I have been fairing the stringers in preparation for planking the hull. To get the top right you need to put the first layer of 9mm ply on the bottom as the sides overlap it.
Instead of cutting a scarf along the face of each sheet and overlapping them, making a very long sheet that would be near impossible for me to position, the designer John Welsford uses a different type of join. The first step is to cut a zig zag pattern onto a template, each tooth 30mm wide and 50mm high.
Then you transfer this onto the ply. making sure that you offset the template on the second piece so they fit together. I did one end of each of the four pieces, and marked the others to suit when assembling.
Once I had cut the zigzag, I positioned the piece and marked the edges and holes for countersunk stainless steel screws then took it off and cut/drilled. Make sure you leave space on the centreline as there will be keel bolts coming through. Each piece is screwed on about 200mm spacing along the bottom stringer as well as across way into the hardwood cross pieces of each frame.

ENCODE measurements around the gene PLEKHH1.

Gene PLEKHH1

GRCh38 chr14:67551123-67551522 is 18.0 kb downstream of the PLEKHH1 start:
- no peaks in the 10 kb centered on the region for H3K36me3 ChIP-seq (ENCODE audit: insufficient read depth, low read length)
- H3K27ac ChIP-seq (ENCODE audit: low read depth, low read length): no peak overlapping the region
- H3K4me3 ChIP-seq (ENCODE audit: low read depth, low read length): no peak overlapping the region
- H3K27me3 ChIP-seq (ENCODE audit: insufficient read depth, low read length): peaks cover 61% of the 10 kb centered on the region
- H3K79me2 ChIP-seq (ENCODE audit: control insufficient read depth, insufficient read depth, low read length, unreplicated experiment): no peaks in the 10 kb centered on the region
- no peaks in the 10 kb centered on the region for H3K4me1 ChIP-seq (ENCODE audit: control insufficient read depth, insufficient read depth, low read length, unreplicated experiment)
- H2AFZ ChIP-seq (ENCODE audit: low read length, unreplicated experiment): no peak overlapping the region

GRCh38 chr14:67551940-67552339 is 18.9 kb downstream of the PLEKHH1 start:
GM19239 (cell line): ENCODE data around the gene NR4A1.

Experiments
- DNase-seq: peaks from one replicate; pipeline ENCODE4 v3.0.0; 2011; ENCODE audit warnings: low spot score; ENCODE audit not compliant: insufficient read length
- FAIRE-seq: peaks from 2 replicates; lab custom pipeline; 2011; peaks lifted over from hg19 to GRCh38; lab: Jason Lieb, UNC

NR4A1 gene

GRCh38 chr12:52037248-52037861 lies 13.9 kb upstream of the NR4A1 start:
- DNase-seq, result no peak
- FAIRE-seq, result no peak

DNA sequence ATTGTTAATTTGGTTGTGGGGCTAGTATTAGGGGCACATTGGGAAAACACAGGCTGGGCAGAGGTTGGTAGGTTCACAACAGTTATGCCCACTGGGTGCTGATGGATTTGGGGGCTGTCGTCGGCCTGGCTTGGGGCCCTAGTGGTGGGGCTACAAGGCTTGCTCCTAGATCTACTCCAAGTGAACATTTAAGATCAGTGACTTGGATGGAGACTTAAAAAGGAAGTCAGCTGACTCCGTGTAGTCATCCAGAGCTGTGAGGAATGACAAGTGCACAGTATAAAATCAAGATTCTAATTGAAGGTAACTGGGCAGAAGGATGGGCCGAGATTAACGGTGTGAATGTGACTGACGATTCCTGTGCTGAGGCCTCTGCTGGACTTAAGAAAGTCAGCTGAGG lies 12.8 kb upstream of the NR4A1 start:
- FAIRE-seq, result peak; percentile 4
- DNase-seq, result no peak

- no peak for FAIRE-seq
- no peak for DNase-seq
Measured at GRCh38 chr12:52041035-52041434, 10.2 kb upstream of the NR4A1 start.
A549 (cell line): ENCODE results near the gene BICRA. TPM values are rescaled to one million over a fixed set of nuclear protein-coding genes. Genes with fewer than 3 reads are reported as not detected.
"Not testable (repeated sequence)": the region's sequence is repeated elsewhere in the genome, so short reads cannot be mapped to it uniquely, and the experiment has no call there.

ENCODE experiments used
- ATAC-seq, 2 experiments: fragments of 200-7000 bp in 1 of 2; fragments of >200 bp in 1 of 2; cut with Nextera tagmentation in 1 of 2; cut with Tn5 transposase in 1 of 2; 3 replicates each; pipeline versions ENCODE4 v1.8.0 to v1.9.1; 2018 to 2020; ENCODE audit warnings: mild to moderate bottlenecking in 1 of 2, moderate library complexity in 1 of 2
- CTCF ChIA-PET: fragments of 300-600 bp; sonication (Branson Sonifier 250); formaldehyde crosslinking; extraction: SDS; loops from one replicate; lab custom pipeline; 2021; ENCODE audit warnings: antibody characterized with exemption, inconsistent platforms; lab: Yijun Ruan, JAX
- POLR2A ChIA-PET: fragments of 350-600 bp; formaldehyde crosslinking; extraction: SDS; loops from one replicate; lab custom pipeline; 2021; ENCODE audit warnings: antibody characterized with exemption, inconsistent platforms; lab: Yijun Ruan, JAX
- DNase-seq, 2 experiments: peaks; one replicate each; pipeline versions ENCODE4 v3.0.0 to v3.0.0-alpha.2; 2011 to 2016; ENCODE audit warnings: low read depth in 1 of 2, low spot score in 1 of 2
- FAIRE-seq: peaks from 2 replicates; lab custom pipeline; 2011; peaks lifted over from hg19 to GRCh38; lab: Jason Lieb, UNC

I started with a small section between frames 3 and 5 which was necessary to ensure I could use a full sheet across the floor of the 'cabin' without a visible join. Then I marked the front one out, sides and end and cut.
Then the main full length one followed by the one that meets the transom last.
A couple of inside shots which start to show how the hull is closing in:
Inside looking forward galley (fr 5 to fr 1)
The main cabin looking toward the cockpit. The middle bits of wood are a temporary support for frames 6 as there is no hardwood cross piece in the main cabin. The two small pieces parallel to the centreline are to support the sides and form the engine box.
And finally the cockpit to transom:
More fairing required and then order some ply for the hull.